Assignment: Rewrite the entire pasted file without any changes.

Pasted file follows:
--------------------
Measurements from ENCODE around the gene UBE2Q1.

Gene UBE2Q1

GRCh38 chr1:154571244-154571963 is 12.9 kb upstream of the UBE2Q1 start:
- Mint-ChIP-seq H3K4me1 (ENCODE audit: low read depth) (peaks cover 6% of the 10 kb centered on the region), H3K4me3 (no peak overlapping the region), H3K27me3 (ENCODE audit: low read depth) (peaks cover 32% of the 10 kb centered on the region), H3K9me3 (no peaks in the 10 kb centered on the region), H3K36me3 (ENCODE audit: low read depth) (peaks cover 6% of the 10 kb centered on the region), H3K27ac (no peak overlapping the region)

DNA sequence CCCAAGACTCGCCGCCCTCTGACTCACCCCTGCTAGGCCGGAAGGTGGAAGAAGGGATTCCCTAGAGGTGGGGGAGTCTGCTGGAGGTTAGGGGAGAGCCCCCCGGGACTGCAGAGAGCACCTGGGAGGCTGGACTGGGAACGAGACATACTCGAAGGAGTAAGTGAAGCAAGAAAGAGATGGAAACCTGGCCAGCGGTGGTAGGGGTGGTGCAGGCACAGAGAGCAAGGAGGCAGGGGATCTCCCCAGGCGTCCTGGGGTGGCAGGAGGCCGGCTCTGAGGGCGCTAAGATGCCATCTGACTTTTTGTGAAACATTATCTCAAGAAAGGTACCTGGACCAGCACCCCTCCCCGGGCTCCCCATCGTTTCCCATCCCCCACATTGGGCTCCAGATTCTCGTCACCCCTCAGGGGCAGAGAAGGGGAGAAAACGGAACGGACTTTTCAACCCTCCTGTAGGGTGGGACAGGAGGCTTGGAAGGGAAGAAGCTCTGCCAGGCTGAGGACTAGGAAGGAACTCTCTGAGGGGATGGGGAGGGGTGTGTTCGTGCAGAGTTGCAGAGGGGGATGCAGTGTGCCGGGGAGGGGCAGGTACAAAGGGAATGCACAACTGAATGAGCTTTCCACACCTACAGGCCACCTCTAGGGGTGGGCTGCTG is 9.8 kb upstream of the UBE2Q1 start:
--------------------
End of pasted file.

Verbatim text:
Measurements from ENCODE around the gene UBE2Q1.

Gene UBE2Q1

GRCh38 chr1:154571244-154571963 is 12.9 kb upstream of the UBE2Q1 start:
- Mint-ChIP-seq H3K4me1 (ENCODE audit: low read depth) (peaks cover 6% of the 10 kb centered on the region), H3K4me3 (no peak overlapping the region), H3K27me3 (ENCODE audit: low read depth) (peaks cover 32% of the 10 kb centered on the region), H3K9me3 (no peaks in the 10 kb centered on the region), H3K36me3 (ENCODE audit: low read depth) (peaks cover 6% of the 10 kb centered on the region), H3K27ac (no peak overlapping the region)

DNA sequence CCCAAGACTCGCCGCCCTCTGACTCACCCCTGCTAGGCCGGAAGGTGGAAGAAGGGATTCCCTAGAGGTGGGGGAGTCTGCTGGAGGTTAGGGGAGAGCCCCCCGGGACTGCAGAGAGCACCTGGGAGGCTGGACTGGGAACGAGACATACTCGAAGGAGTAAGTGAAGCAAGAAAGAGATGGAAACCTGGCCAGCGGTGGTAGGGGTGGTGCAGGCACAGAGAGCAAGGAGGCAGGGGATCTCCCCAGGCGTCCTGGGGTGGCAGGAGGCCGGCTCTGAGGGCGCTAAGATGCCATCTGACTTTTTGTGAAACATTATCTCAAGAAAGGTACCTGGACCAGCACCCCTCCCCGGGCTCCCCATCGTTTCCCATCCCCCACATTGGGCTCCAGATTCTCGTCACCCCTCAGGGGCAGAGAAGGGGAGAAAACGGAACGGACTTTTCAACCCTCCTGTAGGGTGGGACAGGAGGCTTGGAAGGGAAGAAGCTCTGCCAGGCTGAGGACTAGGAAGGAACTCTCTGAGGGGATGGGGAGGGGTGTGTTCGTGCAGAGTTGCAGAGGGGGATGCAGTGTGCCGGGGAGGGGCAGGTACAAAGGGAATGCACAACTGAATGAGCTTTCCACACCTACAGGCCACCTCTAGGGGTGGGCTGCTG is 9.8 kb upstream of the UBE2Q1 start: